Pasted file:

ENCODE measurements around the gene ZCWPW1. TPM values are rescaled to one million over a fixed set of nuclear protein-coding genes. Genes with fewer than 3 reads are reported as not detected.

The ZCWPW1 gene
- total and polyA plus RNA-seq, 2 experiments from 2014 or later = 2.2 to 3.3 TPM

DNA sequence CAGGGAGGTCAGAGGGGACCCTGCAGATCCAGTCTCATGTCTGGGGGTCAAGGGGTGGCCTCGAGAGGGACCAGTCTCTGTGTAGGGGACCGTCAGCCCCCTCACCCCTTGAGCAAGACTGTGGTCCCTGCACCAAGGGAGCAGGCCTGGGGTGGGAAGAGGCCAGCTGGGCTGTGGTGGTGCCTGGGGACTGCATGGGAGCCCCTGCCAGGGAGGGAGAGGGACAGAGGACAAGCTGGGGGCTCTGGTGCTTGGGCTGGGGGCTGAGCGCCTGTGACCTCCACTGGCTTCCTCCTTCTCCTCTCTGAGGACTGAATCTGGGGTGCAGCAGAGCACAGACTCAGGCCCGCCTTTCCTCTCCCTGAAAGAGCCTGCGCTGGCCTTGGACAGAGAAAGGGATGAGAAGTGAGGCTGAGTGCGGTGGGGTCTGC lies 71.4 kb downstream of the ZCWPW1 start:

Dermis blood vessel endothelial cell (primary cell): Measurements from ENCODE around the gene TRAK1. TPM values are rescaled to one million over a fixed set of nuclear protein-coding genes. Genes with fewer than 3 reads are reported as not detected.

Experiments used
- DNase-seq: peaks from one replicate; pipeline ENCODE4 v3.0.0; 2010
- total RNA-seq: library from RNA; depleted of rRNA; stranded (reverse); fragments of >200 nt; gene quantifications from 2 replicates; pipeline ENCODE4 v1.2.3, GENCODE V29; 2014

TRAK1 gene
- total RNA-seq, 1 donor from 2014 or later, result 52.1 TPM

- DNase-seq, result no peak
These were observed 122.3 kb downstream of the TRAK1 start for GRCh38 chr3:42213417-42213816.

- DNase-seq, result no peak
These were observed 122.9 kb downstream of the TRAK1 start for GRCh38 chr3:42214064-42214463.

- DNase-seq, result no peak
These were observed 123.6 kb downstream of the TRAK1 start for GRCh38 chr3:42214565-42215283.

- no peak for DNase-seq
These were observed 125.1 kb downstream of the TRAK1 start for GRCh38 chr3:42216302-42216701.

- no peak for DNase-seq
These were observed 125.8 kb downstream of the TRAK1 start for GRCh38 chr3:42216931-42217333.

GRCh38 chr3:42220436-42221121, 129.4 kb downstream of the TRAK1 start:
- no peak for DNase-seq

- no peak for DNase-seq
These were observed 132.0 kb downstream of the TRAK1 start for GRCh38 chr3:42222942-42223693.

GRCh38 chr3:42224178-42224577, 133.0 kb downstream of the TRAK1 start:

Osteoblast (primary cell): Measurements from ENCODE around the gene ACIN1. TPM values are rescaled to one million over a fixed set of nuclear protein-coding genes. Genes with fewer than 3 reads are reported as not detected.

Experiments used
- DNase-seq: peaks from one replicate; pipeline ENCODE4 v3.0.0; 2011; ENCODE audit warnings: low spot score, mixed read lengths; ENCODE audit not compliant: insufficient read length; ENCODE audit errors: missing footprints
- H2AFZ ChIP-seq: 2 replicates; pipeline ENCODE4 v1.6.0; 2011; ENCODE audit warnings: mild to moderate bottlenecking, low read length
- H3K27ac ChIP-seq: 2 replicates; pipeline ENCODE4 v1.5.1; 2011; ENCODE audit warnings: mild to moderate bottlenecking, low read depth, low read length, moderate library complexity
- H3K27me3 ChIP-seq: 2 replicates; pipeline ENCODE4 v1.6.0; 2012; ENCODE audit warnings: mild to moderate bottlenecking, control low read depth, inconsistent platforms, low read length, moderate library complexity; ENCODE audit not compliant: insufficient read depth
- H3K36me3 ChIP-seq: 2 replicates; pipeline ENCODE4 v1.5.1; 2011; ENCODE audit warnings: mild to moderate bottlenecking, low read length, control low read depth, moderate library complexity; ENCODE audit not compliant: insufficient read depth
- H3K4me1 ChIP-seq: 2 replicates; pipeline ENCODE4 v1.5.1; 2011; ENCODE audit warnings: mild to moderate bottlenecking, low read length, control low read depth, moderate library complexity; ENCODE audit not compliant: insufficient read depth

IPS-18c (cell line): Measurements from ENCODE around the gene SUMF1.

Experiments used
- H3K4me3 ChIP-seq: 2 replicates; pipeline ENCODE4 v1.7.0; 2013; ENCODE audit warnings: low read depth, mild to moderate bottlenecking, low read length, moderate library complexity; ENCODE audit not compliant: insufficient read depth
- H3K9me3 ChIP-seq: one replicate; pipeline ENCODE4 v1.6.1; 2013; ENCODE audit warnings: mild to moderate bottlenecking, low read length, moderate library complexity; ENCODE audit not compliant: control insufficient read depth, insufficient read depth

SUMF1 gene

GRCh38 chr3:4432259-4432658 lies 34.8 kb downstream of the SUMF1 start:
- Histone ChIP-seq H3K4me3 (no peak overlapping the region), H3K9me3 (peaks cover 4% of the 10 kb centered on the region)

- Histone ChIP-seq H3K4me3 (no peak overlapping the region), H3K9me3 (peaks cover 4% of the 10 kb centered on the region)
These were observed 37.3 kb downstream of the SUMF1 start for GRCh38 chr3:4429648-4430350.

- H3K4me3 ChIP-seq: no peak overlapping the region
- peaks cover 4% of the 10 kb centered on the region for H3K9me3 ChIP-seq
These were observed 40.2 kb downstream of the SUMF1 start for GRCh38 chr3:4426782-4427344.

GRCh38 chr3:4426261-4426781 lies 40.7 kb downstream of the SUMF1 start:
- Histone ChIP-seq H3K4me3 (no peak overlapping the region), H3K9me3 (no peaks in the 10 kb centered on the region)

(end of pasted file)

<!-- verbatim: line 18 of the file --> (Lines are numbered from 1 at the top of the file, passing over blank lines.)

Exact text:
These were observed 125.1 kb downstream of the TRAK1 start for GRCh38 chr3:42216302-42216701.